March 31, 2009

Failing to Af-Pak a Punch

The following article originally appeared in The Indian Express on March 31, 2009.

US President Barack Obama’s strategy for overcoming his most serious foreign policy challenge to date — terrorism and insurgency in Afghanistan and Pakistan — has finally taken on both shape and direction. The recently-released white paper by a White House-commissioned interagency policy group and Obama’s own speech on the subject last Friday provide the first indications of what this US administration’s objectives are going to be in the region, as well as a cursory roadmap on how the United States should go about achieving its goals.

From an Indian standpoint, there are several reasons to be satisfied with the result of the strategy review and Obama’s own remarks. First, for Obama and his advisors, the region’s problems are centred squarely on Pakistan, which, while but a recognition of reality, mark the first time they have been so framed by the American leadership. “Multiple intelligence estimates have warned that al Qaeda is actively planning attacks on the US homeland from its safe-haven in Pakistan,” Obama said in his speech. He also called Pakistan’s northwest border region “an international security challenge of the highest order” and “the most dangerous place in the world,” one that was “almost certainly” home to al Qaeda’s leadership, including Osama bin Laden and Ayman al-Zawahiri. This marks a fundamental change in official American rhetoric: Afghanistan has now become the frontline state for a war in Pakistan. It is no longer the other way around.

Secondly, the administration has proposed establishing a so-called “Contact Group” — which would include regional powers such as India, Russia and Iran — as one of the primary multilateral fora for discussing developments in Afghanistan and Pakistan, the other being the US-Afghanistan-Pakistan trilateral. There is little indication as yet as to how effective an instrument the Contact Group would be or, for that matter, what exact role it would assume. This recognition that regional actors will need to be brought on board to ameliorate the current situation in Afghanistan and Pakistan is another welcome but long-overdue development.

The new US strategy has been widely interpreted in the United States, India and elsewhere, as a means of accelerating the American withdrawal from active conflict in Afghanistan. Obama’s own interviews with the media, during which he has spoken of an “exit strategy,” have reinforced this reading of his administration’s calculations. Yet three factors suggest that this analysis is widely off the mark.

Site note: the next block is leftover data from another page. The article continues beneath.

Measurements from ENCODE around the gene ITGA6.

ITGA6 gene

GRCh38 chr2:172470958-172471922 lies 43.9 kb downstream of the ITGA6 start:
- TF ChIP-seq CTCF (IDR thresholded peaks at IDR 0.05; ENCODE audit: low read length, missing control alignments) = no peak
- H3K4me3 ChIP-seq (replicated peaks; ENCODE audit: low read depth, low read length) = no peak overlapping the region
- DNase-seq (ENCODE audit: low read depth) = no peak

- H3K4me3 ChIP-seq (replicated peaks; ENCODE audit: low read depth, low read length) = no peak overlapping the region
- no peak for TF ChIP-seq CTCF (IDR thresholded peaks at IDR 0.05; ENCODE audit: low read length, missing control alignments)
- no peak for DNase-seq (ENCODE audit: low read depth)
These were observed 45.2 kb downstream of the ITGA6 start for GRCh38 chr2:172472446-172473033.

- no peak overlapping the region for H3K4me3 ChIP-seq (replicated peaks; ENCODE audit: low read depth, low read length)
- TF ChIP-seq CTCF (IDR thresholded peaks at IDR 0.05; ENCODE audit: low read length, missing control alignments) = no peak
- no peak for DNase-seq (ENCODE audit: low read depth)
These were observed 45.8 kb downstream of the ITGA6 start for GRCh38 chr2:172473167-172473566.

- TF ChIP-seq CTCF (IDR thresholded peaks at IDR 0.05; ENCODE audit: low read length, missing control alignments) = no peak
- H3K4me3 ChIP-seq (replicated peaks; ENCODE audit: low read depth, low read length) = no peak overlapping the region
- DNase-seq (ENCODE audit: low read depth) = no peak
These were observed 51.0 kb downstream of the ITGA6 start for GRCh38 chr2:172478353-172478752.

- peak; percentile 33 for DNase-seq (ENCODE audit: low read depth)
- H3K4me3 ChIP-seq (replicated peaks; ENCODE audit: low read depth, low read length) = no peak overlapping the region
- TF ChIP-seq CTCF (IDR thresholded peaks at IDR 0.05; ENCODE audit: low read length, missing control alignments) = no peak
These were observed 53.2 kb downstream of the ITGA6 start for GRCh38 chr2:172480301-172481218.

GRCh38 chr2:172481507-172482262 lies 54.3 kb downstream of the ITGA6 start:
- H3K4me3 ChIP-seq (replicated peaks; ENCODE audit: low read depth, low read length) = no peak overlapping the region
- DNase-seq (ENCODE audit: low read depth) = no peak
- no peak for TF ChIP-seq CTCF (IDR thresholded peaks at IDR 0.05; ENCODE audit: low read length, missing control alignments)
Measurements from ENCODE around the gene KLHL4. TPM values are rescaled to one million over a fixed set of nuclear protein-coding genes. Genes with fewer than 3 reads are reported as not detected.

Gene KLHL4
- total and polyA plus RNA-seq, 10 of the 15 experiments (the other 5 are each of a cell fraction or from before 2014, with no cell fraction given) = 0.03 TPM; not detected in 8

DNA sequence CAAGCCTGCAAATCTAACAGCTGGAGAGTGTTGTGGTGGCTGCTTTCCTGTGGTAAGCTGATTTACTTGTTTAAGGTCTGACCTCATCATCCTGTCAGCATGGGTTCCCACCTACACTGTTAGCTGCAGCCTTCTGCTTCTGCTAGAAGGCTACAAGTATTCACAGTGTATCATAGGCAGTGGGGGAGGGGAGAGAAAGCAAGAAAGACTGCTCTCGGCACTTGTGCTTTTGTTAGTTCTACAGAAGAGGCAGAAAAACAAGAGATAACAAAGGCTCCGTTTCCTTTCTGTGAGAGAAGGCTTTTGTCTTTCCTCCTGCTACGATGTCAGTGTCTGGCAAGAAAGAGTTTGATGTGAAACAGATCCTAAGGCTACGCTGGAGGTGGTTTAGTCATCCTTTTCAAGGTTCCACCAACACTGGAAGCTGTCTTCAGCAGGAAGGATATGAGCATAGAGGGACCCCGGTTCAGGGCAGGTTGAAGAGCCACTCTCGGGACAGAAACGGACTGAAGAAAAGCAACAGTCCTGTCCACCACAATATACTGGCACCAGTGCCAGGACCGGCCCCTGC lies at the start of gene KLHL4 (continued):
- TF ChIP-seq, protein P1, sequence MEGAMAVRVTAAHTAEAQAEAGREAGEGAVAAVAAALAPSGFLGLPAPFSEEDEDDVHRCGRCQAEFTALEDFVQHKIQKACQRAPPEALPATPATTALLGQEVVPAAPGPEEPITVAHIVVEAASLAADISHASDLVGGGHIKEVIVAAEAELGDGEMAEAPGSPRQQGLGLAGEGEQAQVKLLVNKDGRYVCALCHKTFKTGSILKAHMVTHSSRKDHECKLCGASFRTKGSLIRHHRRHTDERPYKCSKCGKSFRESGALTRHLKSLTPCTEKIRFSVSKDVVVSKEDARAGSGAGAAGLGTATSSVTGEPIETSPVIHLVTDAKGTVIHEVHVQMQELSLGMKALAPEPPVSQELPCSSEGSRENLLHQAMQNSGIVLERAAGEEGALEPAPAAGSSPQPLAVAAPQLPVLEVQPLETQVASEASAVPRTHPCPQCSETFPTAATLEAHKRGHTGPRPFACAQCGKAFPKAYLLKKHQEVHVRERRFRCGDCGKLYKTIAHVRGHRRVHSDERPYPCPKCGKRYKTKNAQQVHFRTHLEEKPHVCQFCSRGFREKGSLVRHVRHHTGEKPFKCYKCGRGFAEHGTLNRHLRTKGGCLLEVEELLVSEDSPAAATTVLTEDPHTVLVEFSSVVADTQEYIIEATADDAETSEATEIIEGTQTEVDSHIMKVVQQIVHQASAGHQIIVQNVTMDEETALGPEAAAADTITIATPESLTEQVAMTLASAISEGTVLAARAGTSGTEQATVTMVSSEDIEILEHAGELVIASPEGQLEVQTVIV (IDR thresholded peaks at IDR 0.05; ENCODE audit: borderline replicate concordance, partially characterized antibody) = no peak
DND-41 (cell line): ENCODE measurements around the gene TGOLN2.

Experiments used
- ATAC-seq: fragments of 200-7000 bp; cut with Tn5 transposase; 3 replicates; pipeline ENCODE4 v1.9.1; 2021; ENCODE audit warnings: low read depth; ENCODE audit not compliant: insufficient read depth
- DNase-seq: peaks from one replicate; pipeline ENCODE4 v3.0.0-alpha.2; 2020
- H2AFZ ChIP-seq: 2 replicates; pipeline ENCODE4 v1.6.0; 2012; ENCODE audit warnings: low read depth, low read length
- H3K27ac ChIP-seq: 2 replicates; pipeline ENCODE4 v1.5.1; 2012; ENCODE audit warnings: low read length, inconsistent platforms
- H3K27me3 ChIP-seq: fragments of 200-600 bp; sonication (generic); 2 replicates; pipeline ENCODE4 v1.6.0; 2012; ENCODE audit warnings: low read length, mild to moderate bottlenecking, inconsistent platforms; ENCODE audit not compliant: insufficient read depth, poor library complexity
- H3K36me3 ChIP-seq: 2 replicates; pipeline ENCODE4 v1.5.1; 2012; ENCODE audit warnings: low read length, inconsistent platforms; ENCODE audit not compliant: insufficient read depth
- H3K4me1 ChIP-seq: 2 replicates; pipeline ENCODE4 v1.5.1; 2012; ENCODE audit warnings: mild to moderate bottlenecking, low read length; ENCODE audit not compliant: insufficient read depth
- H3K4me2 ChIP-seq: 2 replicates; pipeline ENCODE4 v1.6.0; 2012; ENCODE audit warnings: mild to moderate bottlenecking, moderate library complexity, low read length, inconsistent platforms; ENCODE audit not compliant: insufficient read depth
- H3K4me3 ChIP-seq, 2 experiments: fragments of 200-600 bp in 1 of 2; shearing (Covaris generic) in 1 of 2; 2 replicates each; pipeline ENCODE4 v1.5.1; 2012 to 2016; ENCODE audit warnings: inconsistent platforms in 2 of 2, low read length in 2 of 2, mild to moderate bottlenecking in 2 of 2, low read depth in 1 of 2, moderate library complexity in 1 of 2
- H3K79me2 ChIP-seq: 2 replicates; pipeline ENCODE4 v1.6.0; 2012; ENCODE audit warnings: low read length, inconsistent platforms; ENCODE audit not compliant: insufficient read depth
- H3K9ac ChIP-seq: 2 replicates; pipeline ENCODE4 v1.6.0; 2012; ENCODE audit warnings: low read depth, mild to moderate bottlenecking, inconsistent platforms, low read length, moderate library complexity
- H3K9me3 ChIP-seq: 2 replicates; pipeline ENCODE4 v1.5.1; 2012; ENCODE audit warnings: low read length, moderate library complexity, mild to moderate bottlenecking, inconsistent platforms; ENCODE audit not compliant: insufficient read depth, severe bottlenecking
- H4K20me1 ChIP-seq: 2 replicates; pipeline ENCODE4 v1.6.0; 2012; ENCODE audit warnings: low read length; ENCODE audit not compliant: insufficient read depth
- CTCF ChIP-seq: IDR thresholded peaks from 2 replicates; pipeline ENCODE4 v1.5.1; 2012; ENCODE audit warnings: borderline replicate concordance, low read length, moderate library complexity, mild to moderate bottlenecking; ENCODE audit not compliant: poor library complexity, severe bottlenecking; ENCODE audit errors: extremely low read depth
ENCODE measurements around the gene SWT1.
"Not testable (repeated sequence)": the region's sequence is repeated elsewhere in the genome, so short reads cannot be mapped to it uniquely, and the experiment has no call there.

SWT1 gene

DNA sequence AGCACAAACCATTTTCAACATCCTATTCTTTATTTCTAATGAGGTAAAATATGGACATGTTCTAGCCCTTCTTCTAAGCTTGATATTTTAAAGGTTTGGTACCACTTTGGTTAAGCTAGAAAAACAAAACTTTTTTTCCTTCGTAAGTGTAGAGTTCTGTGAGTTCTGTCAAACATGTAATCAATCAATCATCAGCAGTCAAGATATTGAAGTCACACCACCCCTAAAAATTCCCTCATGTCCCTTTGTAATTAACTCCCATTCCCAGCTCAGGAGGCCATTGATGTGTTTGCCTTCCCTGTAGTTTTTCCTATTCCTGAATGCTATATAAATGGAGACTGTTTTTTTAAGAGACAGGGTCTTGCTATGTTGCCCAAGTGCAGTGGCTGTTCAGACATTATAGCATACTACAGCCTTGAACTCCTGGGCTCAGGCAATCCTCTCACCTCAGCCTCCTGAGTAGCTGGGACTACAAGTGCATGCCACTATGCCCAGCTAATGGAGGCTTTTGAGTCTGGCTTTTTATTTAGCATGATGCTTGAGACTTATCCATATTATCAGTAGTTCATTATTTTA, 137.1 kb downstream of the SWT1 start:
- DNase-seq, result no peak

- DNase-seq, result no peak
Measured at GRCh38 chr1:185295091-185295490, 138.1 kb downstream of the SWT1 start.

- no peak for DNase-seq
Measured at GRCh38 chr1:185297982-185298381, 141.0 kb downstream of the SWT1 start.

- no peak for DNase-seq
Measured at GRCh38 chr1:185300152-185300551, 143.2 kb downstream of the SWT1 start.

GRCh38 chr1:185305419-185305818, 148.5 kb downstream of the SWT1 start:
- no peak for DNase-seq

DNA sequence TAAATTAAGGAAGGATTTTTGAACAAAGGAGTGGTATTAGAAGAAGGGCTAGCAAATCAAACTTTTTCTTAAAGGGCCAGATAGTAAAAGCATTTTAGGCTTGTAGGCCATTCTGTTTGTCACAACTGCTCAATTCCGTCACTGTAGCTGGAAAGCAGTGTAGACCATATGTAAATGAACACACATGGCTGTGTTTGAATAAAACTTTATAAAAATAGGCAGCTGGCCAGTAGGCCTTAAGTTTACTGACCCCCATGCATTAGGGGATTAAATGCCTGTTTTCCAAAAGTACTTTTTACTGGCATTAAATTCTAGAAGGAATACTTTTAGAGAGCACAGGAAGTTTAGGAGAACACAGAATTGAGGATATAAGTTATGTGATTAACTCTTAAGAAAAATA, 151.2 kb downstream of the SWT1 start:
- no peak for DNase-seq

Firstly, the white paper correctly recognises the necessity of a long-term American commitment to Afghanistan, evoking a more involved and long-term counterinsurgency strategy rather than a much more limited policy of preventive counterterrorism. The administration clearly realises that a strategy of preventing more acute or widespread violence in Afghanistan is useless without establishing a stable and legitimate Government in Kabul, providing essential security services and the rule of law, developing the economy and giving the local population a greater stake in its success. Moreover, US policy towards this region will be dictated in large part by its homeland security imperatives. No US presidency can afford to risk another major terrorist attack on American soil on its watch. Finally, the downplaying of American objectives in Afghanistan by Obama and his national security advisors is quite likely meant to target a domestic political audience in the United States, particularly Obama’s fellow Democrats, many of whom are wary of greater involvement in Afghanistan.

Developing an approach towards Pakistan is proving far more problematic than forging a workable Afghan strategy. The Obama administration appears content with giving the Pakistani government and security services one last chance to improve their performance against militants along Pakistan’s northwest frontier. The United States also looks set to triple non-military aid to Pakistan in the hope that this would provide it greater leverage with the Pakistani leadership. In this regard, India should be legitimately concerned about whether American aid packages reach their intended targets. Recent audits conducted by the US government do not inspire much confidence. There is also every likelihood that further domestic or regional instability could be utilised by the Pakistani leadership as an excuse for further inaction. Yet, American patience with the Pakistani security forces’ performance is evidently wearing thin. Obama has made it clear that “after years of mixed results, we will not provide a blank check [to Pakistan].”

The white paper is but one product of an extensive review process, and one clearly meant for public consumption. It should be no surprise that it lacks specifics. Important questions still remain about how exactly the new US strategy will be implemented in the coming months and years. Most importantly, the manner in which the Obama administration chooses to engage the Pakistani military will be the critical variable in overcoming its present challenges in the region.